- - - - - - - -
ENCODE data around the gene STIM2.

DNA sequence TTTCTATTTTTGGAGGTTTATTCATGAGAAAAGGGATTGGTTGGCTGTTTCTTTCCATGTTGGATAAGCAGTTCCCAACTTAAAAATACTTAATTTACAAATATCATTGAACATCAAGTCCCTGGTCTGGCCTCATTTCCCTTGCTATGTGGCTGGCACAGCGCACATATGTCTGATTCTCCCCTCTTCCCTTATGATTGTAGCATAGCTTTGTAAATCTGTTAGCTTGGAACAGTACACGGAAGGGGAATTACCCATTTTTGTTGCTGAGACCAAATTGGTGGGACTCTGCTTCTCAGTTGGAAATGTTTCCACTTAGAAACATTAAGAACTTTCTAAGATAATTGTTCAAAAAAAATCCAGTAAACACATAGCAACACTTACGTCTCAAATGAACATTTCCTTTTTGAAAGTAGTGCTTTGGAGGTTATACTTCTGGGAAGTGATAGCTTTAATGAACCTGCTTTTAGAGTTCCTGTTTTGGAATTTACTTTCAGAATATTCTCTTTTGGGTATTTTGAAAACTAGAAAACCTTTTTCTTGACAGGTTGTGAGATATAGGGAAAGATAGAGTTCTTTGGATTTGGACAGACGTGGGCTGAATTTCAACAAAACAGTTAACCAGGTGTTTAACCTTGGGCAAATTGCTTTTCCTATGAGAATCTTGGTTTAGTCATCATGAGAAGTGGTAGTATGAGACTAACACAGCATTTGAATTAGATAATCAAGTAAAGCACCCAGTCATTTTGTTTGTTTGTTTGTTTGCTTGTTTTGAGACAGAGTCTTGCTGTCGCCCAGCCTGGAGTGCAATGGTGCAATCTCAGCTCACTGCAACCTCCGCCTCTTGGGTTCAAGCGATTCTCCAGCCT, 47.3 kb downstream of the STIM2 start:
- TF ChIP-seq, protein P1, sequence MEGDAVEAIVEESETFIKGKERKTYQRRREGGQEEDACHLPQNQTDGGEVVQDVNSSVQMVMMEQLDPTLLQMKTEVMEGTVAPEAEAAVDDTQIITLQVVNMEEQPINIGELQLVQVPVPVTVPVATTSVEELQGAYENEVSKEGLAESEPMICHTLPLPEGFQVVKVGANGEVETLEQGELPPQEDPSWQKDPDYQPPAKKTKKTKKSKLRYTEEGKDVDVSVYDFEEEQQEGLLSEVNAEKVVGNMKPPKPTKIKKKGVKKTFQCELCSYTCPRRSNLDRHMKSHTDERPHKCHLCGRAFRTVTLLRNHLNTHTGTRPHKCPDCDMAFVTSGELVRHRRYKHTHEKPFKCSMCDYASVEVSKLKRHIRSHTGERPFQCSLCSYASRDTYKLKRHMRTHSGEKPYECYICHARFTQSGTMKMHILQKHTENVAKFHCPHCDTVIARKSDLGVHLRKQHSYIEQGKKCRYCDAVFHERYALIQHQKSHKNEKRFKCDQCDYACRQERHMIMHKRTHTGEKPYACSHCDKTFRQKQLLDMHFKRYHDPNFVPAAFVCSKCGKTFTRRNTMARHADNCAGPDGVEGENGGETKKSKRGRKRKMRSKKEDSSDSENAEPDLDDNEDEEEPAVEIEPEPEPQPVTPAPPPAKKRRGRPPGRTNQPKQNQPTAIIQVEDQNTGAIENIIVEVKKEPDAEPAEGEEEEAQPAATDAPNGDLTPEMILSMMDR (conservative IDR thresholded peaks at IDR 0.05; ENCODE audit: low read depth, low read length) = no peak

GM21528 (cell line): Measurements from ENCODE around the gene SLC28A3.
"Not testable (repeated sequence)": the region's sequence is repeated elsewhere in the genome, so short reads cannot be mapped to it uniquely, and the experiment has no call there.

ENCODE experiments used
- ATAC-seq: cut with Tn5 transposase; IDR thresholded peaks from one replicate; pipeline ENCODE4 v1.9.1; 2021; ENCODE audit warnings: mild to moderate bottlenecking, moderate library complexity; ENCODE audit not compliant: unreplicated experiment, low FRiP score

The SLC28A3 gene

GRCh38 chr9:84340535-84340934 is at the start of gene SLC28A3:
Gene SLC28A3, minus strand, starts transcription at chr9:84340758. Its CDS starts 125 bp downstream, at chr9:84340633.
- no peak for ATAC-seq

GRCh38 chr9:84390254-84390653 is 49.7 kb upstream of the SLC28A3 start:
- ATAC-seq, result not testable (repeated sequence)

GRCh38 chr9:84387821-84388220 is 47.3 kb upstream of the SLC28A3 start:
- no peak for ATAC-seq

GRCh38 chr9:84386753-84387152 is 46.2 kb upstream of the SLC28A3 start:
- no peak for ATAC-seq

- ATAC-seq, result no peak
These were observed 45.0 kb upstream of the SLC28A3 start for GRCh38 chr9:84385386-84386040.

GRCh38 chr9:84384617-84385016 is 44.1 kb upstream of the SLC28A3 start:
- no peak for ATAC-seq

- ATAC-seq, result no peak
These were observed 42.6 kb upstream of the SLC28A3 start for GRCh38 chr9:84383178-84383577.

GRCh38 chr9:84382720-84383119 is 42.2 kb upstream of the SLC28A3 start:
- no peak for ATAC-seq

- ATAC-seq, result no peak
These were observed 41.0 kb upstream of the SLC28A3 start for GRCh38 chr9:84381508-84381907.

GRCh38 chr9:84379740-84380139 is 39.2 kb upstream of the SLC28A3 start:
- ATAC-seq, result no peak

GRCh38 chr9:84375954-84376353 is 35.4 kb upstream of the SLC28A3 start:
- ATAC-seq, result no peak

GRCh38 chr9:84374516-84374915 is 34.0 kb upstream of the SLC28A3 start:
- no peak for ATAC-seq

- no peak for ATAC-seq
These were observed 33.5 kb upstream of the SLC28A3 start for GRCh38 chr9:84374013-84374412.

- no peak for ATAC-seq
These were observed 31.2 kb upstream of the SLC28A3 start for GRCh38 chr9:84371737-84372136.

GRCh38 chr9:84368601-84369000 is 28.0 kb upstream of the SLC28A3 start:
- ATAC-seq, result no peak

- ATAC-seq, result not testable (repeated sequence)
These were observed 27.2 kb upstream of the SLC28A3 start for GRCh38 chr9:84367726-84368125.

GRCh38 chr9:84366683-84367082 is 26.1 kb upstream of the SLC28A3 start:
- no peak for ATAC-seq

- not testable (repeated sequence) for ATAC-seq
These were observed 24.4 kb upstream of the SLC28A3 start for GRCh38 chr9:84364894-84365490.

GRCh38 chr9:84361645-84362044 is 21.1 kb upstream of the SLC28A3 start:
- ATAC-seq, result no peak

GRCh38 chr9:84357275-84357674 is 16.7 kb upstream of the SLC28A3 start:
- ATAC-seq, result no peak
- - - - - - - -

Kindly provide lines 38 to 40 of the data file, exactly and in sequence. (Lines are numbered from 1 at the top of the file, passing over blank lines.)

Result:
GRCh38 chr9:84368601-84369000 is 28.0 kb upstream of the SLC28A3 start:
- ATAC-seq, result no peak

- ATAC-seq, result not testable (repeated sequence)